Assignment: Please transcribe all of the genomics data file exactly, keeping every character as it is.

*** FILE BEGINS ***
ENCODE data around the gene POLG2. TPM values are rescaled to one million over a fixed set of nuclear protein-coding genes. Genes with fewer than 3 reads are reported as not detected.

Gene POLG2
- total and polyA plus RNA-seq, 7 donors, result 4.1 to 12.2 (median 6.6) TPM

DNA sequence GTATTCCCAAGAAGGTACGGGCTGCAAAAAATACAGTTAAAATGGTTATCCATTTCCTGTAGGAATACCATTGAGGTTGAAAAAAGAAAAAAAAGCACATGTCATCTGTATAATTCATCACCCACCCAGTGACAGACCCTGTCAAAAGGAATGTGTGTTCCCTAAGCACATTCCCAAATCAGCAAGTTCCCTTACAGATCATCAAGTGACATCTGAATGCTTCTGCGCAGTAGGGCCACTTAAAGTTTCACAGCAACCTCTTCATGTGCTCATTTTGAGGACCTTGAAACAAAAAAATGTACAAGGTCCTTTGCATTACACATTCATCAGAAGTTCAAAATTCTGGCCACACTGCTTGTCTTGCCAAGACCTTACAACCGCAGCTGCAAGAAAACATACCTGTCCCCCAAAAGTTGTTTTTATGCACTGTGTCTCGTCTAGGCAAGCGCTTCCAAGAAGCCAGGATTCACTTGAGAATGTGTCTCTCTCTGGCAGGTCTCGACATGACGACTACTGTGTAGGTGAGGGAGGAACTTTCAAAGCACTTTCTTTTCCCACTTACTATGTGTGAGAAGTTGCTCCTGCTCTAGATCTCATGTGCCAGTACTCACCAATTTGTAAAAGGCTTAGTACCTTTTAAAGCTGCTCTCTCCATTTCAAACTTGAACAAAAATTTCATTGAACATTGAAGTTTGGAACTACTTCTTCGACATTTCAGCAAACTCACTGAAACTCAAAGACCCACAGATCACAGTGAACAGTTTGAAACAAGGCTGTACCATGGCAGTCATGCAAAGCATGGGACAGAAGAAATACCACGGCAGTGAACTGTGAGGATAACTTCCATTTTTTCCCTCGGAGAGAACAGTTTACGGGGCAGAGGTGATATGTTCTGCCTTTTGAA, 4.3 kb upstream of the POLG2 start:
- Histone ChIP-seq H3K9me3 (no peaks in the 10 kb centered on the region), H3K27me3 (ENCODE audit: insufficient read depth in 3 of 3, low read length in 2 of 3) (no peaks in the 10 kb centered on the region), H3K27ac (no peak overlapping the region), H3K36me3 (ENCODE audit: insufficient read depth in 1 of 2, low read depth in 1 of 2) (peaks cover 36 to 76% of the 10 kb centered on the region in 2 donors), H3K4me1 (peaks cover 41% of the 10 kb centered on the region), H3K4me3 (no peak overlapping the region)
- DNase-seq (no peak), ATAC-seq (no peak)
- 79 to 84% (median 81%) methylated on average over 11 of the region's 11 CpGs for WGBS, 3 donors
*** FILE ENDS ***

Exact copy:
ENCODE data around the gene POLG2. TPM values are rescaled to one million over a fixed set of nuclear protein-coding genes. Genes with fewer than 3 reads are reported as not detected.

Gene POLG2
- total and polyA plus RNA-seq, 7 donors, result 4.1 to 12.2 (median 6.6) TPM

DNA sequence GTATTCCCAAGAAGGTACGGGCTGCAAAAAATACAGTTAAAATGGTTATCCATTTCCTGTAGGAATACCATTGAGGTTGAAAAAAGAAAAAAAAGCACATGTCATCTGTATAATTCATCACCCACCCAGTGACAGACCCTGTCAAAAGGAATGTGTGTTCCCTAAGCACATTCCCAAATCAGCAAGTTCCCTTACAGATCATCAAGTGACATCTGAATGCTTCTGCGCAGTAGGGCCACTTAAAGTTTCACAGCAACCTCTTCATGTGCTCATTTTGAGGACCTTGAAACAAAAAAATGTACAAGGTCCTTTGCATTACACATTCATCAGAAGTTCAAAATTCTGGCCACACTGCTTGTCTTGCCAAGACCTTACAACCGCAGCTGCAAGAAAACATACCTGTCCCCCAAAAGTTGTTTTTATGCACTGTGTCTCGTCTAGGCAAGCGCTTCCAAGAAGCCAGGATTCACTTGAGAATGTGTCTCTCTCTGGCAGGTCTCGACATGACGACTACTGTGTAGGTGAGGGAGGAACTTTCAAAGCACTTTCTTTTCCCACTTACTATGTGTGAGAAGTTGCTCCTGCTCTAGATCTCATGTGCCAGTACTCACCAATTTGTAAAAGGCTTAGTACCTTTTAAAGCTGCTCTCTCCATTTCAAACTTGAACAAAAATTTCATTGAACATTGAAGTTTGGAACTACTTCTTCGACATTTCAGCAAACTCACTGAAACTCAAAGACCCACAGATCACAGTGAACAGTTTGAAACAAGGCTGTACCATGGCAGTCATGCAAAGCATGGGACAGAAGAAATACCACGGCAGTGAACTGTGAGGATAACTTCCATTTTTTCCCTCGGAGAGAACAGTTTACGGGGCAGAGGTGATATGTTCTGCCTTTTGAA, 4.3 kb upstream of the POLG2 start:
- Histone ChIP-seq H3K9me3 (no peaks in the 10 kb centered on the region), H3K27me3 (ENCODE audit: insufficient read depth in 3 of 3, low read length in 2 of 3) (no peaks in the 10 kb centered on the region), H3K27ac (no peak overlapping the region), H3K36me3 (ENCODE audit: insufficient read depth in 1 of 2, low read depth in 1 of 2) (peaks cover 36 to 76% of the 10 kb centered on the region in 2 donors), H3K4me1 (peaks cover 41% of the 10 kb centered on the region), H3K4me3 (no peak overlapping the region)
- DNase-seq (no peak), ATAC-seq (no peak)
- 79 to 84% (median 81%) methylated on average over 11 of the region's 11 CpGs for WGBS, 3 donors